decided: July 1, 1969.
ROGER LUDWIG, BY HIS GUARDIAN AD LITEM, SUSAN KAZMIERSKI, APPELLANT,
HERMAN LOWE, JR., RESPONDENT; SUSAN KAZMIERSKI, AS ADMINISTRATRIX OF THE ESTATE OF RUTH LUDWIG, DECEASED, APPELLANT, V. HERMAN LOWE, JR., RESPONDENT
Ludwig v. Lowe,
Concur: Chief Judge Fuld and Judges Scileppi, Bergan, Breitel and Jasen. Judge Burke dissents and votes to reverse.
Orders affirmed, without costs, on the opinion at the Appellate Division.
Orders affirmed, etc.
Burke, J. (dissenting). The orders of the Appellate Division should be reversed. Defendant clearly violated former section 146 (subd. 2) of the Labor Law (now covered in Labor Law, § 133, subd. 1, par. e) when he "employed" his 13-year-old half-brother in the construction of his house. That section, by its plain language, provided that "[no] child under the age of sixteen years shall be employed in or assist in: * * * The erection * * * of a building". Even apart from the supposed ambiguity in the language "assist in", the statute defines the term "employed" as including "permitted or suffered to work" (Labor Law, § 2, subd. 7) and thereby expressly prohibited precisely what the defendant did in this case, i.e., he "suffered", "permitted" and, in fact, actively encouraged his 13-year-old half-brother to work in the construction of defendant's home. Faced with this clear language, the court below and the majority here nonetheless proceed to "construe" where construction is both unnecessary and unsound. The statute is found inapplicable by this process because it is concluded that its prohibition applies only when the defendant's activity has a commercial aspect.
The result of this "construction" cannot be supported. Merely on the basis of a common-sense appraisal of the evil sought to be dealt with by the Legislature in enacting the pertinent sections of the statute, it is clear that the dangers to minors such as the plaintiff inherent in building construction activities are the same whether the defendant is a builder for profit or whether the defendant, as in this case, is merely building for his personal use. Furthermore, the statutory scheme of which section 146 is a part indicates that, when the Legislature wanted to specify "commercial" limitations in various situations, it did so (see Labor Law, §§ 130, 131, 132). In addition, the Legislature made express exceptions in those same sections to deal with the permissible employment of minors of various ages by their parents and guardians either on a "home farm or other outdoor work" (see Labor Law, § 130, subd. 2, par. d; § 131, subd. 3, par. a, cl. ; § 132, subd. 3, par. a, cl. ). There is, therefore, no warrant for judicial creation of a like exception in section 146 (now § 133, subd. 1, par. e) since the Legislature was plainly aware of the need to provide for exceptions from the statutory prohibitions in certain "family" situations and obviously chose not to make such an exception in cases involving the construction of buildings. Since the plaintiff here has clearly demonstrated defendant's violation of the section prohibiting the employment of a minor of plaintiff's age for the purposes for which defendant employed him, the trial court properly directed a verdict for the plaintiff on the issue of liability.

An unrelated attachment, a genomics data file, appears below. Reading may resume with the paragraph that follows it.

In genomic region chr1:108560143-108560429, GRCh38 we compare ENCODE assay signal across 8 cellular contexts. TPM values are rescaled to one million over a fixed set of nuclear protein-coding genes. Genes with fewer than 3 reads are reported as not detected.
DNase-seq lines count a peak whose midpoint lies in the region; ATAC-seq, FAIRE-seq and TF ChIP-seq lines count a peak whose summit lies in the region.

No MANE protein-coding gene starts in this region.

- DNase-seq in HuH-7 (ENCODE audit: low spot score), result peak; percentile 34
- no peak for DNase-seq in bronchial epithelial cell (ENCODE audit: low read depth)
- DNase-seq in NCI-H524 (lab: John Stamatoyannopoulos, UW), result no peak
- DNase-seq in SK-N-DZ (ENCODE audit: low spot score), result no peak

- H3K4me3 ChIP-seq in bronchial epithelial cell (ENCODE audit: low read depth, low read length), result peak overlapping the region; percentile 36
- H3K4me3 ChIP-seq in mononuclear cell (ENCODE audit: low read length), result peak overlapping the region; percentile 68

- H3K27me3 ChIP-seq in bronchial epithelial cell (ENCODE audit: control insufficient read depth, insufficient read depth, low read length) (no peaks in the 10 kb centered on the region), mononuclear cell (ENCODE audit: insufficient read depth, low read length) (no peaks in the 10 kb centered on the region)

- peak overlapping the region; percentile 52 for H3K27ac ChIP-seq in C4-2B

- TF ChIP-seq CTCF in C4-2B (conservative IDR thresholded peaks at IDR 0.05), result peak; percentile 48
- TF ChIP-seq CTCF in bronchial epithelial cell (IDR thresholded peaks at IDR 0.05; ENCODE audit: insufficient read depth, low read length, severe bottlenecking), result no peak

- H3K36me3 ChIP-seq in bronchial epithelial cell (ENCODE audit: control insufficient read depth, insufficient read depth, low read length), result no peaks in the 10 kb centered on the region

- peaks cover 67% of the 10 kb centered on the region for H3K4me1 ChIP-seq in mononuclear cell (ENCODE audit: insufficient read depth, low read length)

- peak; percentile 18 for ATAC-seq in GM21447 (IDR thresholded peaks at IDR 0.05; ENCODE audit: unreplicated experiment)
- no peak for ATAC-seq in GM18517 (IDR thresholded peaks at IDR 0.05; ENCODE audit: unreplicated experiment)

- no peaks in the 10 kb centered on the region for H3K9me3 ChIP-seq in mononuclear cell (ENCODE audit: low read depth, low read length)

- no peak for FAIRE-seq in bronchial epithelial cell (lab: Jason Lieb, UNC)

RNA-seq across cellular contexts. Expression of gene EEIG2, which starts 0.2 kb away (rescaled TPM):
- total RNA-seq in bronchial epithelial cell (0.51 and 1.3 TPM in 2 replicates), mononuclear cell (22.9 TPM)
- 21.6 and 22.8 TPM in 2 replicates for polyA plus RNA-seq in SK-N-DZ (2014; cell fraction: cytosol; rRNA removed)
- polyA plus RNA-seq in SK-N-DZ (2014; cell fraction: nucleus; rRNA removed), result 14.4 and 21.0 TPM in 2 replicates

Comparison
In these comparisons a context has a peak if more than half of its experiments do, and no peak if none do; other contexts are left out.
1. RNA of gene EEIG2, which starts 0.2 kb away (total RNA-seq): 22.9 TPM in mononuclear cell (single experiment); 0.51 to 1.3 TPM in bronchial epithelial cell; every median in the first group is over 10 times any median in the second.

I would but add that defendant attempts to bolster his argument for the construction adopted by the majority by resort to policy arguments. The alleged policy is apparently that of encouraging intra-family co-operation and mutual interdependence and defendant contends that the application of the statute to the facts of this case would frustrate that policy and would be "clearly contrary to the thoughts and actions of a vast majority of the people of the state". Suffice it to say, first of all, that the "thoughts and actions", even of a reputed majority of the people of the State, are insufficient to nullify a positive legislative declaration contrary to those thoughts and actions. In addition, the appeal to intra-family co-operation and mutual interdependence is misplaced in the context of the question whether one who violates a duty and thereby causes injury to another should answer in damages even though both parties are members of the same family (Gelbman v. Gelbman, 23 N.Y.2d 434) and it can hardly be said that the Legislature has announced a policy in favor of allowing one family member to use the services of a minor family member and yet escape liability for a resulting injury, particularly when the injury is as serious as the loss of an eye. The statute clearly reflects a contrary policy and requires that the orders below be reversed.
Accordingly, I dissent and vote to reverse the orders below.
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